38. 38. Brentlinger PE, Sánchez-Pérez HJ, Cedeño MA, Morales LGV, HernánMA, et al (2005) Pregnancy outcomes, site of delivery, and community schisms in regions affected by the armed conflict in chiapas, Mexico. Soc Sci Med 61: 1001–14.
  39. 39. Hernán MA, VanderWeele TJ (2011) Compound treatments and transportability of causal inference. Epidemiology 22: 368–77.
  40. 40. WHO (2012) WHO global health expenditure atlas. Geneva: World Health Organization.
  41. 41. Horton R, Das P (2011) Indian health: the path from crisis to progress. Lancet 377: 181–183.
  42. 42. Shiffman J, Ved RR (2007) The state of political priority for safe motherhood in India. BJOG 114: 785–790.
  43. 43. Rao M, Rao KD, Kumar AKS, Chatterjee M, Sundararaman T (2011) Human resources for health in India. Lancet 377: 587–598.
  44. 44. Barros AJD, Ronsmans C, Axelson H, Loaiza E, Bertoldi AD, et al. (2012) Equity in maternal, newborn, and child health interventions in countdown to 2015: a retrospective review of survey data from 54 countries. Lancet 379: 1225–1233.
  45. 45. Singh A, Noor AM, Pallikadavath S, Ram F, Ogollah R (2012) Inequalities in advice provided by public health workers to women during antenatal sessions in rural India. PLOS One 7: e44931.
  46. 46. Goli S, Doshi R, Perianayagam A (2013) Pathways of economic inequalities in maternal and child health in urban India: a decomposition analysis. PLOS One 8: e58573.
  47. 47. Pathak PK, Singh A, Subramanian SV (2010) Economic inequalities in maternal health care: prenatal care and skilled birth attendance in India, 1992–2006. PLOS One 5: e13593.
  48. 48. Finlayson K, Downe S (2013) Why do women not use antenatal services in low- and middle-income: a meta-synthesis of qualitative studies. PLOS Med 10: e1001373.
  49. 49. Iyengar K, Iyengar SD, Suhalka V, Dashora K (2009) Pregnancy-related deaths in rural rajasthan, India: exploring causes, context, and care-seeking through verbal autopsy. J Health Popul Nutr 27: 293–302.
  50. 50. Das J, Hammer J (2007) Location, location, location: residence, wealth, and the quality of medical care in delhi, India. Health Aff (Millwood) 26: w338–351.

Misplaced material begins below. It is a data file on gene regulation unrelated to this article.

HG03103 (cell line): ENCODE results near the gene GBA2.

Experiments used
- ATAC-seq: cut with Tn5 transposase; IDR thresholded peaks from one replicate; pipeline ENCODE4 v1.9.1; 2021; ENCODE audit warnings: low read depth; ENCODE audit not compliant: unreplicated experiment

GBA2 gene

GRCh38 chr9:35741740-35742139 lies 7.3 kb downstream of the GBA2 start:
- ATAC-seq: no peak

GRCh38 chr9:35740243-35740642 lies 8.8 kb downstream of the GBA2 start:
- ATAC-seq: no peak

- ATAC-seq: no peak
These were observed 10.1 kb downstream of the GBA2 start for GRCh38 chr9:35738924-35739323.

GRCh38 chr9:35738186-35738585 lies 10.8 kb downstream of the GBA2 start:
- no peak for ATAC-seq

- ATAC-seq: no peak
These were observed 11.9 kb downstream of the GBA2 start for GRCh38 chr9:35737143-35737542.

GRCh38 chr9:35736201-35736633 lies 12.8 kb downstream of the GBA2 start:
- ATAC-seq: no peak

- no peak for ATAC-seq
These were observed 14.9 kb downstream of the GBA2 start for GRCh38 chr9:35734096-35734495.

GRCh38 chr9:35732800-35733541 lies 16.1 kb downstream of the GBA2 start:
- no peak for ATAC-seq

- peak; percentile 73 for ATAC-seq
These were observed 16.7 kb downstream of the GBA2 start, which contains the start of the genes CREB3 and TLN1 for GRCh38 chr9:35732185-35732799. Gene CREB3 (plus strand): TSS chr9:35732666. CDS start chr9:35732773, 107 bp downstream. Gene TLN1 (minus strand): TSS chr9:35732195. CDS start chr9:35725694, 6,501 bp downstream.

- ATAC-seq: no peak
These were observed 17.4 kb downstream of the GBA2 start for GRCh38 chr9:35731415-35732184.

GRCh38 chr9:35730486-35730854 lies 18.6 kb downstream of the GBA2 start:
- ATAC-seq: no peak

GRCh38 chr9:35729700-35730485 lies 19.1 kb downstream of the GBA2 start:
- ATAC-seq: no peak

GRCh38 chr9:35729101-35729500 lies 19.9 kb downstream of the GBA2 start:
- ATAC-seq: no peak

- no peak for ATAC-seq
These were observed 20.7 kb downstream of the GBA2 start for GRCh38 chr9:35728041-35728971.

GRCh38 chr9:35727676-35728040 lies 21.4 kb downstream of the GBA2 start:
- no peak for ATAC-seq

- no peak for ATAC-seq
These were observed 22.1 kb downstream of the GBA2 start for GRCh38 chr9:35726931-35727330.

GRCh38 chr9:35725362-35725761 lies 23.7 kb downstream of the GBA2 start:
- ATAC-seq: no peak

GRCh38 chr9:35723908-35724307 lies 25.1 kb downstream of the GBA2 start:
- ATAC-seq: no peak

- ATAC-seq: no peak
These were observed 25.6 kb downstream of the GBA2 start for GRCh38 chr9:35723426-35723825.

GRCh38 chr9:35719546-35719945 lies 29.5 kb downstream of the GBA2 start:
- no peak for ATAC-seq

51. 51. Hulton LA, Matthews Z, Stones RW (2007) Applying a framework for assessing the quality of maternal health services in urban India. Soc Sci Med 64: 2083–2095.
  52. 52. Padmanaban P, Raman PS, Mavalankar DV (2009) Innovations and challenges in reducing maternal mortality in tamil nadu, India. J Health Popul Nutr 27: 202–219.
  53. 53. Balabanova D, Mills A, Conteh L, Akkazieva B, Banteyerga H, et al. (2013) Good health at low cost 25 years on: lessons for the future of health systems strengthening. Lancet 381: 2118–2133.
  54. 54. Graham WJ, McCaw-Binns A, Munjanja S (2013) Translating coverage gains into health gains for all women and children: the quality care opportunity. PLOS Med 10: e1001368.
  55. 55. RGI (2010) Sample Registration System. New Delhi: Ministry of Home Affairs, Government of India.
  56. 56. Crowe S, Utley M, Costello A, Pagel C (2012) How many births in sub-saharan africa and south asia will not be attended by a skilled birth attendant between 2011 and 2015? BMC Pregnancy Childbirth 12: 4.
  57. 57. Lim SS, Dandona L, Hoisington JA, James SL, Hogan MC, et al. (2010) India’s janani suraksha yojana, a conditional cash transfer programme to increase births in health facilities: an impact evaluation. Lancet 375: 2009–2023.
  58. 58. Raj SS, Maine D, Sahoo PK, Manthri S, Chauhan K (2013) Meeting the community halfway to reduce maternal deaths: evidence from a community-based maternal death review in uttar pradesh, India. Global Health Sci Pract 1: 84–96.
  59. 59. Sri S, Khanna R (2011) Maternal deaths and denial of maternal care in Barwani District, Madhya Pradesh: issues and concerns. Mumbai: CommonHealth.
  60. 60. Souza JP, Gülmezoglu AM, Vogel J, Carroli G, Lumbiganon P, et al. (2013) Moving beyond essential interventions for reduction of maternal mortality (the WHO multicountry survey on maternal and newborn health): a cross-sectional study. Lancet 381: 1747–1755.
  61. 61. Starfield B (2007) Pathways of influence on equity in health. Soc Sci Med 64: 1355–62.
  62. 62. Victora CG, Bryce J, Fontaine O, Monasch R (2000) Reducing deaths from diarrhoea through oral rehydration therapy. Bull World Health Organ 78: 1246–1255.
  63. 63. Fournier P, Dumont A, Tourigny C, Dunkley G, Dramé S (2009) Improved access to comprehensive emergency obstetric care and its effect on institutional maternal mortality in rural Mali. BullWorld Health Organ 87: 30–38.